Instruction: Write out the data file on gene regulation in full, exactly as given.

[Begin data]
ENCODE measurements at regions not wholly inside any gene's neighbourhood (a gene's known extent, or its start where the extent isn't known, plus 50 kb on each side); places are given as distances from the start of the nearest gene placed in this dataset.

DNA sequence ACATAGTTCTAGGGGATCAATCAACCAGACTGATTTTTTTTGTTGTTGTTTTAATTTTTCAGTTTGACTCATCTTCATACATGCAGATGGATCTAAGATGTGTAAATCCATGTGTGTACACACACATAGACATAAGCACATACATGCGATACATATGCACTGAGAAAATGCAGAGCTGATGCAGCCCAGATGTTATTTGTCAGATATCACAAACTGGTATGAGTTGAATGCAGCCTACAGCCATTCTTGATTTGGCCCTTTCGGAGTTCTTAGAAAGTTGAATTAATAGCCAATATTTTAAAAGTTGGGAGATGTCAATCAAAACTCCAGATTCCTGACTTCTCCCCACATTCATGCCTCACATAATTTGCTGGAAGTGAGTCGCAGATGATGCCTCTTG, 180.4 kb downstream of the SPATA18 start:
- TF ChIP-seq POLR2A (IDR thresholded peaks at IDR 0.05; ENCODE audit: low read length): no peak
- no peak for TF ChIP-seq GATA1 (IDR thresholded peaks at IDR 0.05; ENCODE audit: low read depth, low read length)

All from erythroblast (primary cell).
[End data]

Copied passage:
ENCODE measurements at regions not wholly inside any gene's neighbourhood (a gene's known extent, or its start where the extent isn't known, plus 50 kb on each side); places are given as distances from the start of the nearest gene placed in this dataset.

DNA sequence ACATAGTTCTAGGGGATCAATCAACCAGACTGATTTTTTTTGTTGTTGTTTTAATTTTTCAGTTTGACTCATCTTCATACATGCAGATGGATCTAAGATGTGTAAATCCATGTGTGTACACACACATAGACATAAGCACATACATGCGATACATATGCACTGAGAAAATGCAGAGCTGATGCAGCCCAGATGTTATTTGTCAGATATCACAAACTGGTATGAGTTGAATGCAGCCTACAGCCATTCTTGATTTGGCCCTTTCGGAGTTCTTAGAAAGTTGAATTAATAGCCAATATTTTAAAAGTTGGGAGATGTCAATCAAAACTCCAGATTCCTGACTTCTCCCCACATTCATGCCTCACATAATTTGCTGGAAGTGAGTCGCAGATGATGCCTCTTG, 180.4 kb downstream of the SPATA18 start:
- TF ChIP-seq POLR2A (IDR thresholded peaks at IDR 0.05; ENCODE audit: low read length): no peak
- no peak for TF ChIP-seq GATA1 (IDR thresholded peaks at IDR 0.05; ENCODE audit: low read depth, low read length)

All from erythroblast (primary cell).